Watercolor paintings reveal region’s link with surroundings

On a wall bordering the entrance to Robert Powell’s exhibit at the Sackler Gallery hangs an eight-foot photograph of a stretch of the Himalayan Mountains in Nepal. Snow-battered, barren and erupting dramatically into the sky, the enormous mountains dwarf the spot-sized dwellings. On the other side of the wall, Powell’s watercolor paintings zoom in on the structural specks to reveal an organic architecture imbued with Buddhist notions of design and washed with soft but strikingly symbolic colors.

The inhabitants of Mustang – a Himalayan region that geographically and culturally belongs to Tibet but is politically part of modern-day Nepal – responded to the severe terrain by building monasteries, gateways and houses of unparalleled beauty. Powell’s collection of paintings, entitled “Behind the Himalayas: Paintings of Mustang,” captures not only the aesthetic appeal but also the spiritual essence of Mustang’s architecture.

Each of Powell’s watercolor paintings acts as a chapter in the ancient and continuing tale of a Himalayan society’s struggle to protect itself from its hostile mountain landscape and the potentially evil, threatening spirits believed to inhabit it. The collection reflects two great triumphs – Mustang’s people breath incredible artistry into what Joseph Conrad would deem one of the earth’s “dark places,” and Powell successfully captures the region’s harmonious relationship with nature through paint and paper.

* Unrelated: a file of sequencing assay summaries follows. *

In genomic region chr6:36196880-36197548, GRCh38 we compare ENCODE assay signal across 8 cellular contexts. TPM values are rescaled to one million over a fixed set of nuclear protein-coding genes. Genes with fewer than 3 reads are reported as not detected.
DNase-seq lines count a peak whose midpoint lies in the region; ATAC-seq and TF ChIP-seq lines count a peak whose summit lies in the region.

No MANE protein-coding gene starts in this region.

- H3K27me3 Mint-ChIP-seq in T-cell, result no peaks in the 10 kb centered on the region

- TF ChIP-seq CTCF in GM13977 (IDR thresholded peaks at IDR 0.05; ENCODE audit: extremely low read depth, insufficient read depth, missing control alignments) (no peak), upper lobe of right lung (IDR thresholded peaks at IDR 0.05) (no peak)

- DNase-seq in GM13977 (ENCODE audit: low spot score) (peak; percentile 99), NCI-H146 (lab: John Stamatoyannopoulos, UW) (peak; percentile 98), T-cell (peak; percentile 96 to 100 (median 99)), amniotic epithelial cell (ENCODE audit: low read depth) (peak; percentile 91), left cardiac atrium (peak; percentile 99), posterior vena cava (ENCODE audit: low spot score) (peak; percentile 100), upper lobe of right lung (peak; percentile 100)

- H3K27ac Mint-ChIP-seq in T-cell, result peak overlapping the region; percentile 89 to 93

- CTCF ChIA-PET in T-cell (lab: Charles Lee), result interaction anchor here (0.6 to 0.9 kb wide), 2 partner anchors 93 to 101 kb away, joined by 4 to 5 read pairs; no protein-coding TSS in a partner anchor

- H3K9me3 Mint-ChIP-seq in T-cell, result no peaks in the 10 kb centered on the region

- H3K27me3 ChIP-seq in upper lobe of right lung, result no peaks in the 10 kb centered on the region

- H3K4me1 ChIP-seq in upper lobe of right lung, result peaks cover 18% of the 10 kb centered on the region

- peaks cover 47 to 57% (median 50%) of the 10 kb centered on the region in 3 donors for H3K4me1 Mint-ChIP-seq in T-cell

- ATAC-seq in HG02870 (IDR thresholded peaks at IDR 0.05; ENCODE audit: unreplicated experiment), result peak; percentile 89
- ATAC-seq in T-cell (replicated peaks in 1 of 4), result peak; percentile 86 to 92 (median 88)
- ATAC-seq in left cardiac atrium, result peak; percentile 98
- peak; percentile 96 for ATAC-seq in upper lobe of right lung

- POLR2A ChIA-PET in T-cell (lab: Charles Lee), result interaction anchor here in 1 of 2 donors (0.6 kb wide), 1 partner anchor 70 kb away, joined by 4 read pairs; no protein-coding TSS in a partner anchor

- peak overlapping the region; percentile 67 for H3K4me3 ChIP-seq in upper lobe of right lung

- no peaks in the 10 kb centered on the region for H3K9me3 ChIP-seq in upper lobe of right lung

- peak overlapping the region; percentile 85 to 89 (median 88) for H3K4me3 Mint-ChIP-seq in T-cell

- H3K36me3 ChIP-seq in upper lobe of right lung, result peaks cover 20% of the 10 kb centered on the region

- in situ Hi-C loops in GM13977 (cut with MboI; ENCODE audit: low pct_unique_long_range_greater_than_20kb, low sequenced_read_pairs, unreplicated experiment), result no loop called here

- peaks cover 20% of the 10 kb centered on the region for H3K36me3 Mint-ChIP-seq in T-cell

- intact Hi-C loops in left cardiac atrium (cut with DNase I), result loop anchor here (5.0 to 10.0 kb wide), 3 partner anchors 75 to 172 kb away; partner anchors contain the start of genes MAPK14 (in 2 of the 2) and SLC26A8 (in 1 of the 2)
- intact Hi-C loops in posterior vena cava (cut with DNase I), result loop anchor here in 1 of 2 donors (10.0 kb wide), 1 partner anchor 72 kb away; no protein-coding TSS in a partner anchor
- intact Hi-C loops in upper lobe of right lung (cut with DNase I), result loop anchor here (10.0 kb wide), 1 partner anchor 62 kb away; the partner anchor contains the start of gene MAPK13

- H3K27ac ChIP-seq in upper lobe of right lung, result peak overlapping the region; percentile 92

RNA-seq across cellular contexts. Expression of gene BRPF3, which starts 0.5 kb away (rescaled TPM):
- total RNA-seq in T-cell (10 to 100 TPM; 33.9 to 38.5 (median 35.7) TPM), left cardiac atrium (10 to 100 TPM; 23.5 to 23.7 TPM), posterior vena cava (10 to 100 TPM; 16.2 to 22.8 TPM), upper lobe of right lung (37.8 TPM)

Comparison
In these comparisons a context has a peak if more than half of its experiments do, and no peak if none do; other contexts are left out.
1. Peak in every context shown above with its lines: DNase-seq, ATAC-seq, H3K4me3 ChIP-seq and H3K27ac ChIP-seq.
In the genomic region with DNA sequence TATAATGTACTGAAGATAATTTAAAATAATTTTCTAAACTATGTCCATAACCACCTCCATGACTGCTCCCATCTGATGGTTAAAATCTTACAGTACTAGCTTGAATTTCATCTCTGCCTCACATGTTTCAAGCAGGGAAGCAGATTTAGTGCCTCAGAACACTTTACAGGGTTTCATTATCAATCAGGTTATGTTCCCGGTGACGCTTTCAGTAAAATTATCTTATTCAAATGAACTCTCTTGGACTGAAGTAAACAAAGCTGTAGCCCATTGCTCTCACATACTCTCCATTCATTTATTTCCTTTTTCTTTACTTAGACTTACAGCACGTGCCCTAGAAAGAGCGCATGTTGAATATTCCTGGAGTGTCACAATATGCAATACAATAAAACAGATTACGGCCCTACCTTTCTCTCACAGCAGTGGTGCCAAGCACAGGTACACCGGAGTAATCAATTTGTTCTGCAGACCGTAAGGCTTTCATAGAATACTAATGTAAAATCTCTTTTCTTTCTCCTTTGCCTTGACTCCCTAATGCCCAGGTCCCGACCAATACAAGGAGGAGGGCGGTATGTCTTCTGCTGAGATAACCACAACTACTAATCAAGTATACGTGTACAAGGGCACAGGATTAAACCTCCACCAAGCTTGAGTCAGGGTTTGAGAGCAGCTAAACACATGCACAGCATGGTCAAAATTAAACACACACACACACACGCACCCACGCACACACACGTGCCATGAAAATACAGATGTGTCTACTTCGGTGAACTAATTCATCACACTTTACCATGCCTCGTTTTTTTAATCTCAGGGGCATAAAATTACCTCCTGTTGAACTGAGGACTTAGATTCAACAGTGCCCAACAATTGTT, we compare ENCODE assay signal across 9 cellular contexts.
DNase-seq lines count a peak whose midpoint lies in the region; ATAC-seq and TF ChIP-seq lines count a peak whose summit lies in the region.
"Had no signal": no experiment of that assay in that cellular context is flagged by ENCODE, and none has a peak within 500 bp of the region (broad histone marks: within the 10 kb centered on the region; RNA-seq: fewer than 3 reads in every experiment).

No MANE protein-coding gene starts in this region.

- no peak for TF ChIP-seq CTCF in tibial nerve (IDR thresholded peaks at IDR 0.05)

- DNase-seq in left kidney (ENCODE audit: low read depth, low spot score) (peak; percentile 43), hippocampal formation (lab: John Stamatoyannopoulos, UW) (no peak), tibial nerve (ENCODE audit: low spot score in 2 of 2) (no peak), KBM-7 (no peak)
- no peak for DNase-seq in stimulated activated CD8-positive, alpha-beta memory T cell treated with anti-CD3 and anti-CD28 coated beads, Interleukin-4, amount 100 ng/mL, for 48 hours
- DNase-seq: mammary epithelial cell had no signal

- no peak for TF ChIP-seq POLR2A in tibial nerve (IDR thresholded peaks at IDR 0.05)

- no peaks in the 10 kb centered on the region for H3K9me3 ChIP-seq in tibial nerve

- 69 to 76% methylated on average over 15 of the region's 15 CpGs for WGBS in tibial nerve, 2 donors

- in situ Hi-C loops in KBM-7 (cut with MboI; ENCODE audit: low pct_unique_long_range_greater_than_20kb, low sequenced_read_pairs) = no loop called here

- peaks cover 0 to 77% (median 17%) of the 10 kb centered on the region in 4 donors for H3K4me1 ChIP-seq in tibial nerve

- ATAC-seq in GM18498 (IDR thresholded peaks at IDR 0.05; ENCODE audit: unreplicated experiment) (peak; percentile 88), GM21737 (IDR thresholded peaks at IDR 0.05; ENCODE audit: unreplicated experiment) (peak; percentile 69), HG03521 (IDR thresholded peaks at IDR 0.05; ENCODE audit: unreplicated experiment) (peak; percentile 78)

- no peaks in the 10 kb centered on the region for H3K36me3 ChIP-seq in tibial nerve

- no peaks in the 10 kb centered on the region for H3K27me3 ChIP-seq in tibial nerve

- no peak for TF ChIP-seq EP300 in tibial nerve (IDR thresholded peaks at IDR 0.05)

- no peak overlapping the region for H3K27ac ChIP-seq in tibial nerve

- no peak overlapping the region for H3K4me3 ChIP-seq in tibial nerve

An Australian architect, Powell moved to Kathmandu, Nepal, in 1980. He traveled to Mustang in 1992, when the region first opened to foreigners, as part of a team funded by the German Research Foundation to study the area’s traditional architecture. Required to produce scaled mechanical drawings of two Buddhist monasteries for the project, Powell returned twice to Mustang to sketch its structures for his own work. At his studio in Kathmandu, he used the sketches to paint scores of watercolors that presented the architecture in less technical terms. The exhibit consists of 19 of those watercolors, which depict Mustang’s structures as a spiritual dialogue between the locals and their natural surroundings.

One of the collection’s most brilliant paintings, “Blood of the Ogress, Drakmar,” exemplifies Powell’s mission. The scene presents a section of wind-sculpted cliffs, glowing red and riddled with ancient manmade caves believed to be nearly 3,000 years old. Illustrating a Tibetan myth, the site provides the setting of legendary Guru Rimpoche’s murder of a massive demoness, the Balmo. The cliffs, soaked in her mythical red blood and bearing prayer inscriptions, are a testament to the inhabitants’ historically seamless tie with their environment.

In “Wall of the Protectors, Lo Manthang,” the subject is a house fa?ade that bears the typical style of Tibetan and Mustang buildings. White clay-washed walls lined with a thick band of firewood, a single-block wood window from which flow two trails of dry yellow and gray paint (protective colors of Tibetan Buddhism), two ritualistic skull ornaments hanging on either side of the window – Powell’s painting unites these elements to present the house as a distinct personality. His rendering invites the viewer to examine the work as a portrait and to consider the face of the building as a mask to something more esoteric.

The exhibit continues at the Sackler Gallery through Sept. 26.

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